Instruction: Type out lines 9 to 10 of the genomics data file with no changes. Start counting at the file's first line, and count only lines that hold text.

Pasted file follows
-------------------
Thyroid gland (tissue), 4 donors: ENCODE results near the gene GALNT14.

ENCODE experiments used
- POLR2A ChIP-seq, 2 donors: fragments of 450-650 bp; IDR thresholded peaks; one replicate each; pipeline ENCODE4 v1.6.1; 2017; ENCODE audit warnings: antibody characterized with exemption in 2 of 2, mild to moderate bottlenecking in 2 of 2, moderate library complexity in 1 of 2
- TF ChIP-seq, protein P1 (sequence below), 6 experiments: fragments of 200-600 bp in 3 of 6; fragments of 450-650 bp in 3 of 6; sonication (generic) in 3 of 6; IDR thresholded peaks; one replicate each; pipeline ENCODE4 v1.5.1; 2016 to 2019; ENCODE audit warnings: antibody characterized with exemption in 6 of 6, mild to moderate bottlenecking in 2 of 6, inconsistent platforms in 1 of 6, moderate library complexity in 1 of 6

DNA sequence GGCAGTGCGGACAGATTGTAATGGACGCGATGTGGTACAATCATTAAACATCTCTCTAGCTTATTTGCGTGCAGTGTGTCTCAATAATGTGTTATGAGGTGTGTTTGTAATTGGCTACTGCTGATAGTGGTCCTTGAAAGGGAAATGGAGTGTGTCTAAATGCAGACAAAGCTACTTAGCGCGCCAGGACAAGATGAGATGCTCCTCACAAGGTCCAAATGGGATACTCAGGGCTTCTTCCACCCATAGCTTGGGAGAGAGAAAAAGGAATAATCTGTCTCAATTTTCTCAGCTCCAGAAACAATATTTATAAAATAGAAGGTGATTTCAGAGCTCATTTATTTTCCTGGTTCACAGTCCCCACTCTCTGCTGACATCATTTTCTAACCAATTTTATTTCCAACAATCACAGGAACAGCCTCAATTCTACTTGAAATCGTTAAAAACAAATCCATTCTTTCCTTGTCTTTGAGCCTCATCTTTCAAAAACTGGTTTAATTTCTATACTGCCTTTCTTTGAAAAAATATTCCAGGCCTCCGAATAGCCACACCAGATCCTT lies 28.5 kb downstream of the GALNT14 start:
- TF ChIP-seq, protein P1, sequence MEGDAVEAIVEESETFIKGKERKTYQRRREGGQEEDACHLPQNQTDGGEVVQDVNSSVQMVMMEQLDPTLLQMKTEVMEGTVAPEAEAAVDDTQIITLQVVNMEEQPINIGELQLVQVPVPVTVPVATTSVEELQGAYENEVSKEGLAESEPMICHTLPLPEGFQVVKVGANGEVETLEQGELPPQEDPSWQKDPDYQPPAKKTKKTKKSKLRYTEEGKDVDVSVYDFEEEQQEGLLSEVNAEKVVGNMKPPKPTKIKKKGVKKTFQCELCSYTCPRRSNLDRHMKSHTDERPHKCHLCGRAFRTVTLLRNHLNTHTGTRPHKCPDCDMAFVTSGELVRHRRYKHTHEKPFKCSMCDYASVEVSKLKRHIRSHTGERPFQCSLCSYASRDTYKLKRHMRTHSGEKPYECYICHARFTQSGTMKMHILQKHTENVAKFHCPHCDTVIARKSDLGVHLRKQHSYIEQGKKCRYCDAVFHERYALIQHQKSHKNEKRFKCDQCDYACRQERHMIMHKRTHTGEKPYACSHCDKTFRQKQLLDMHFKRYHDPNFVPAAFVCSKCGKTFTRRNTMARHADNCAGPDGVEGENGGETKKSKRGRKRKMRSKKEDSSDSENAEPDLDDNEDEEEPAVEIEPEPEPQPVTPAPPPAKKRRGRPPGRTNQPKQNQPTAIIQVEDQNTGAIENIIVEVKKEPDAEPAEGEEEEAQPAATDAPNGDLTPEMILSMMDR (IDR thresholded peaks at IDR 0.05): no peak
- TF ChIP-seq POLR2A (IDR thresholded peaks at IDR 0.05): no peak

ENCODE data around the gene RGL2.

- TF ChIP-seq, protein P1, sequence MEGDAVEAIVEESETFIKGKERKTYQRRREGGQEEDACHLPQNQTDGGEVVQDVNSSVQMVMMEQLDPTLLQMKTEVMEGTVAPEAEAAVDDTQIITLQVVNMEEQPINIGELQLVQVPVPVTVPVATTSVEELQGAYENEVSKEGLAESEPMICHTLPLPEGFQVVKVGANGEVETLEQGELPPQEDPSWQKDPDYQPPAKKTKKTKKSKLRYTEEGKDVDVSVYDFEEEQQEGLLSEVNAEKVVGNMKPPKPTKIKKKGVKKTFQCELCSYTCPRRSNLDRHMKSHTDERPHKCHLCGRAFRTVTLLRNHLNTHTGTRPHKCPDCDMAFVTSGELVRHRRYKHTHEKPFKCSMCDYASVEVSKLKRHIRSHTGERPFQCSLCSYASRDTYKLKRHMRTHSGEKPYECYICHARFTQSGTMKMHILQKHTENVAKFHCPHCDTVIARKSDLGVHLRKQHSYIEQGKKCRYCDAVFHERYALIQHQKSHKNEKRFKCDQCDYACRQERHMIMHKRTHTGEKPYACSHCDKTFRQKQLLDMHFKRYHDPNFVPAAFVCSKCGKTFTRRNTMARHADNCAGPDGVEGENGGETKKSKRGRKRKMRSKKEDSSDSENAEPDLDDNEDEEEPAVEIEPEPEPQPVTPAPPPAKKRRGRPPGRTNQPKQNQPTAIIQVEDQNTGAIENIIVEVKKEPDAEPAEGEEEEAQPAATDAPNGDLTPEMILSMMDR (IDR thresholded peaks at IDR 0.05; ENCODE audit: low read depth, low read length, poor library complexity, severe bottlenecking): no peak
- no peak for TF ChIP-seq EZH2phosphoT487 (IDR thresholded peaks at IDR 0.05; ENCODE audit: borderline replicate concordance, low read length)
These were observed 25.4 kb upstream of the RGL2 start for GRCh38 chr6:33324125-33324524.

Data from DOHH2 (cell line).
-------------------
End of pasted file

- TF ChIP-seq, protein P1, sequence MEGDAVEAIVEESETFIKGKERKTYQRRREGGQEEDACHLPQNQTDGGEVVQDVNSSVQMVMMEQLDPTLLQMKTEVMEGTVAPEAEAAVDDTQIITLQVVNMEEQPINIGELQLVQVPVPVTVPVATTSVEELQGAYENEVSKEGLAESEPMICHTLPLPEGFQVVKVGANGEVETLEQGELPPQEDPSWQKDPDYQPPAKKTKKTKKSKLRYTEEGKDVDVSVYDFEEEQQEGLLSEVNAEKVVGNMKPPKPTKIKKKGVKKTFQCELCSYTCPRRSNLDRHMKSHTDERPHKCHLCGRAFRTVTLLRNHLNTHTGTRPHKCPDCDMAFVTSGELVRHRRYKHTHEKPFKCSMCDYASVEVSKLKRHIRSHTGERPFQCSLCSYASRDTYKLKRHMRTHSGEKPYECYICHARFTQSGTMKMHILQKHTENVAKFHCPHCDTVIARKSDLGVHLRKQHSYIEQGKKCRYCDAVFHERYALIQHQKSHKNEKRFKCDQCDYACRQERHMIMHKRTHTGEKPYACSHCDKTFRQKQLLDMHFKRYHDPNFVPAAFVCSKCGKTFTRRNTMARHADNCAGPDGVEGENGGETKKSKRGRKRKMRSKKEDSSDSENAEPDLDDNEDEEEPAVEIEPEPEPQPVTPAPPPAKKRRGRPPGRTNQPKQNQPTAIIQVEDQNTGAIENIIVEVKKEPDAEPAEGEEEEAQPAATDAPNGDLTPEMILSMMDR (IDR thresholded peaks at IDR 0.05; ENCODE audit: low read depth, low read length, poor library complexity, severe bottlenecking): no peak
- no peak for TF ChIP-seq EZH2phosphoT487 (IDR thresholded peaks at IDR 0.05; ENCODE audit: borderline replicate concordance, low read length)